• The location of the Merrylands Drill Hall where he enlisted
  • A description of the Merrylands Drill Hall
  • Our Governments position on the need for Ordnance Depots to be positioned in rural settings as opposed to major cities
  • A general idea of Ordnance that my father would have been responsible for handling
  • A description of the Ordnance Depot buildings at Bathurst

This information colours my understanding of the life my father was leading at the time of his enlistment. I now have an insight into the thoughts that must have filled his mind plus the events that influenced his motivation, and these are details that I had no idea of when I started researching this morning.   The truth is that I have learned much today, both about my dad and the history of my country.  I also learned something about myself – for better or for worse! I have no credible level of patience when I want something, so waiting to hear from the Granville Historical Society and the Parramatta Heritage Centre about the Merrylands Drill Hall will be difficult.  Of course, I realise that impatience is not a nice quality! – perhaps I should work on that!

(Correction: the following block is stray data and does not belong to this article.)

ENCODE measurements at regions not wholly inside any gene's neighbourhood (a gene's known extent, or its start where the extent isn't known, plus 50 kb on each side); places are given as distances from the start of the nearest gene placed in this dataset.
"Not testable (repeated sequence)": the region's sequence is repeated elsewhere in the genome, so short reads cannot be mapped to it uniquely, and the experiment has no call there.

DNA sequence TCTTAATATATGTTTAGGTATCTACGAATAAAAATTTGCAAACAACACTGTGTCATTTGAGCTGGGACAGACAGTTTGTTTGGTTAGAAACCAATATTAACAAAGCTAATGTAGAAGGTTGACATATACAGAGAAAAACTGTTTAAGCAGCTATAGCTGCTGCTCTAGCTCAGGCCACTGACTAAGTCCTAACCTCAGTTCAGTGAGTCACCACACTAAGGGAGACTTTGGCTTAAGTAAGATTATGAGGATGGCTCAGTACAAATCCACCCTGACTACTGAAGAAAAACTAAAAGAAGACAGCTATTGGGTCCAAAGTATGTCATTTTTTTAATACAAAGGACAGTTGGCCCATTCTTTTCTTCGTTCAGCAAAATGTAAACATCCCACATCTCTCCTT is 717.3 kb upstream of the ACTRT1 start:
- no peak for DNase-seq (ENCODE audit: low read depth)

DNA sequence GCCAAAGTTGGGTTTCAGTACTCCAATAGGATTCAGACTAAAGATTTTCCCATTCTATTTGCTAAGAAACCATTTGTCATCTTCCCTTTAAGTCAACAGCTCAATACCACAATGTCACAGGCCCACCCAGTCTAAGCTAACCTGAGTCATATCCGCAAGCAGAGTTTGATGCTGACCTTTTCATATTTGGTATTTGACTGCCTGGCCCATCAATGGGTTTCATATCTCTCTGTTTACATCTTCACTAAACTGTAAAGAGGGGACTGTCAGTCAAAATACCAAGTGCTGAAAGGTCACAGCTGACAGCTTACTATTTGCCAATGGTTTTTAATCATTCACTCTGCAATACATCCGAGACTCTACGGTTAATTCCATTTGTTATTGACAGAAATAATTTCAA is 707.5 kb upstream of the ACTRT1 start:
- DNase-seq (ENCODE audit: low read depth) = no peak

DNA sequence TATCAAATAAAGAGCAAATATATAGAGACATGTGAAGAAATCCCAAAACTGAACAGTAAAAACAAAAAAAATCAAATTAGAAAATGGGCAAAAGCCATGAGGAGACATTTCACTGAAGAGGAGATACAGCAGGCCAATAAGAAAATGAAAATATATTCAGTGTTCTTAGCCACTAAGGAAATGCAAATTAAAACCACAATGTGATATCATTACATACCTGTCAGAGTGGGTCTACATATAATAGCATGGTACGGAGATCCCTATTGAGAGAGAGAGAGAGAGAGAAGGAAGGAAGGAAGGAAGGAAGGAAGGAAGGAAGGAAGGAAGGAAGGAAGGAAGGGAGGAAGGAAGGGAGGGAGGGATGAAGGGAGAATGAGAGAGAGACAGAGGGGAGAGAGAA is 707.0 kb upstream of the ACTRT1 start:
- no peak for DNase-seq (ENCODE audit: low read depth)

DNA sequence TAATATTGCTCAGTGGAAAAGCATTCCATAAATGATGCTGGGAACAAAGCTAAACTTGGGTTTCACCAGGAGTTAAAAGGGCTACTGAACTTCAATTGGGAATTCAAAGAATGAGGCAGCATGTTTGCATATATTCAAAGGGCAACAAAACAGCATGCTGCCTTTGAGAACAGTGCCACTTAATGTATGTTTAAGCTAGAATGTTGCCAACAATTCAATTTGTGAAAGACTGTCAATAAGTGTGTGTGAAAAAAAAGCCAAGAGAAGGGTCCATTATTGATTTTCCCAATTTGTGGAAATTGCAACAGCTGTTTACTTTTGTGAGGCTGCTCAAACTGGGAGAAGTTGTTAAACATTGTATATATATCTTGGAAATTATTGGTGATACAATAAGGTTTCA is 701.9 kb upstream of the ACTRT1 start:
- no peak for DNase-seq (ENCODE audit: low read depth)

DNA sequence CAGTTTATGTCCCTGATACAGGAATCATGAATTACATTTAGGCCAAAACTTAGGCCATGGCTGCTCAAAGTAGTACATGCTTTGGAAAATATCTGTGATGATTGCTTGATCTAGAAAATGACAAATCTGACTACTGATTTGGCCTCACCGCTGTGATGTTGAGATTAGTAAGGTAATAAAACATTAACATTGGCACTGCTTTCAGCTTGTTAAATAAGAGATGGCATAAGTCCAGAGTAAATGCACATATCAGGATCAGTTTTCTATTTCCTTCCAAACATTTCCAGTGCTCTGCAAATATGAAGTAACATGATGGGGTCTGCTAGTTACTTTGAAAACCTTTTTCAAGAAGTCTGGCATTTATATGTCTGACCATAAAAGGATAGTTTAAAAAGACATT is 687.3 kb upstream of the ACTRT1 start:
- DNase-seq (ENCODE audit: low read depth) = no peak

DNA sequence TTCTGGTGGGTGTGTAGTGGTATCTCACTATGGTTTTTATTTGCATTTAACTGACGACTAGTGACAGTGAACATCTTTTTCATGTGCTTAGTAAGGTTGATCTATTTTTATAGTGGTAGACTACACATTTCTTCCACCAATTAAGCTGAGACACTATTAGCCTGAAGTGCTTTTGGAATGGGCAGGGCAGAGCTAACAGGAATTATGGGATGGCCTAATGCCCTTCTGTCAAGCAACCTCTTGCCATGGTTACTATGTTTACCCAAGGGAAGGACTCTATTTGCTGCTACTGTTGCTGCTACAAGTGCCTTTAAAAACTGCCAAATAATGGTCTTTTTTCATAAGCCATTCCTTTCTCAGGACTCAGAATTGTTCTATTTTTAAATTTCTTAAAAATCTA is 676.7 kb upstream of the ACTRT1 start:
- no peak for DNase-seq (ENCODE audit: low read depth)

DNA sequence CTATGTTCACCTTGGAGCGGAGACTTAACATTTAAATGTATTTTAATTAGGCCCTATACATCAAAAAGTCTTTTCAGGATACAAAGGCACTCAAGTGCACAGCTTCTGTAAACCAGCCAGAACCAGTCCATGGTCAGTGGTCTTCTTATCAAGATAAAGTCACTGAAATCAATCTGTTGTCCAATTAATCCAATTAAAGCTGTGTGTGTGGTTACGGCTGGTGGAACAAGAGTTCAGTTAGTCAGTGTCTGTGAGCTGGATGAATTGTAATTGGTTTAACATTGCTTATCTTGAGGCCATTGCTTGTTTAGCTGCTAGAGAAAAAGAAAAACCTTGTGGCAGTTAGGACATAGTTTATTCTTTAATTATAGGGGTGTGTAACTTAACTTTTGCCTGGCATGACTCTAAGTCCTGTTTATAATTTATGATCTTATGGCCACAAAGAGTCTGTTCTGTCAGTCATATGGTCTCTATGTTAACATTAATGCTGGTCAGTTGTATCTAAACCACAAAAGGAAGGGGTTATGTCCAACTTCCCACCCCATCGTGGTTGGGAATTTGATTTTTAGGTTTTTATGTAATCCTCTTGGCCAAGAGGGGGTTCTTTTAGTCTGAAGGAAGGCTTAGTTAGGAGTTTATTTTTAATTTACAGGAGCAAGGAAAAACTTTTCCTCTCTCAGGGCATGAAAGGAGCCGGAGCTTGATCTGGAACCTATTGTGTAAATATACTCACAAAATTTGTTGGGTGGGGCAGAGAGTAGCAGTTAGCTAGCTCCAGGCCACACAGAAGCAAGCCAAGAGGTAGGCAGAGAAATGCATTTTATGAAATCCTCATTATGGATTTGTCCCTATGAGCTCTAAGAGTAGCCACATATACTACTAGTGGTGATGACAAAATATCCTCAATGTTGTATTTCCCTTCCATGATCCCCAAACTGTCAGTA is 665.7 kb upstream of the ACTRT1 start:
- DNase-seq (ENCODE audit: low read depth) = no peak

• Wikipedia
  • National Archives of New South Wales
    • NAA A1163 PA189 Darwin 1942 Bomb Disposal
    • NAA A11663  PA189 Darwin 1942
    • NAA C4076 HN990 Guinea Airways Hanger After Raid
    • NAA C4076 HN5009 Darwin Post Office and Residence after Air raid
    • NAA C4076 HN5011 Interior Darwin Post Office after Air Raid
    • NAA C4076 HN5015 Bombed Shipping after Air Raid